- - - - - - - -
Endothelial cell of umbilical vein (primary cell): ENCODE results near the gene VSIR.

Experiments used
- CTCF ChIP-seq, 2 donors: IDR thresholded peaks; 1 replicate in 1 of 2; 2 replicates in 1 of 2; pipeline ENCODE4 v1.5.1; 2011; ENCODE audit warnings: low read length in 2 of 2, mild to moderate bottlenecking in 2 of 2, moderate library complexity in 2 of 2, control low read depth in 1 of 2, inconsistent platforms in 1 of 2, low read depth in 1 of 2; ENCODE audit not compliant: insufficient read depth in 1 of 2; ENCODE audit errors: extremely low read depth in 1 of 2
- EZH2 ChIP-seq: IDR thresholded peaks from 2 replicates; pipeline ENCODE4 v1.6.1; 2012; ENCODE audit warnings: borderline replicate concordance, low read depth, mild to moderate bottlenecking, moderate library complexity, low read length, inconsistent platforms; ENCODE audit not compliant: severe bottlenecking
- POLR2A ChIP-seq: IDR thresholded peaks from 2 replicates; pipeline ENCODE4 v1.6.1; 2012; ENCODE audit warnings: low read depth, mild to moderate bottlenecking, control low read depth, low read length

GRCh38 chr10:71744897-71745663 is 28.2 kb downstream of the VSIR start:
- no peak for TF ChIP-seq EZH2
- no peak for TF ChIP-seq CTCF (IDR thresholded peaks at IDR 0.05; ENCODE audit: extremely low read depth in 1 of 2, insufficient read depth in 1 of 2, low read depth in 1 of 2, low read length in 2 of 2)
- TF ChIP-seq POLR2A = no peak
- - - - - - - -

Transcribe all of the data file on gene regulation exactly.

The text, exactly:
Endothelial cell of umbilical vein (primary cell): ENCODE results near the gene VSIR.

Experiments used
- CTCF ChIP-seq, 2 donors: IDR thresholded peaks; 1 replicate in 1 of 2; 2 replicates in 1 of 2; pipeline ENCODE4 v1.5.1; 2011; ENCODE audit warnings: low read length in 2 of 2, mild to moderate bottlenecking in 2 of 2, moderate library complexity in 2 of 2, control low read depth in 1 of 2, inconsistent platforms in 1 of 2, low read depth in 1 of 2; ENCODE audit not compliant: insufficient read depth in 1 of 2; ENCODE audit errors: extremely low read depth in 1 of 2
- EZH2 ChIP-seq: IDR thresholded peaks from 2 replicates; pipeline ENCODE4 v1.6.1; 2012; ENCODE audit warnings: borderline replicate concordance, low read depth, mild to moderate bottlenecking, moderate library complexity, low read length, inconsistent platforms; ENCODE audit not compliant: severe bottlenecking
- POLR2A ChIP-seq: IDR thresholded peaks from 2 replicates; pipeline ENCODE4 v1.6.1; 2012; ENCODE audit warnings: low read depth, mild to moderate bottlenecking, control low read depth, low read length

GRCh38 chr10:71744897-71745663 is 28.2 kb downstream of the VSIR start:
- no peak for TF ChIP-seq EZH2
- no peak for TF ChIP-seq CTCF (IDR thresholded peaks at IDR 0.05; ENCODE audit: extremely low read depth in 1 of 2, insufficient read depth in 1 of 2, low read depth in 1 of 2, low read length in 2 of 2)
- TF ChIP-seq POLR2A = no peak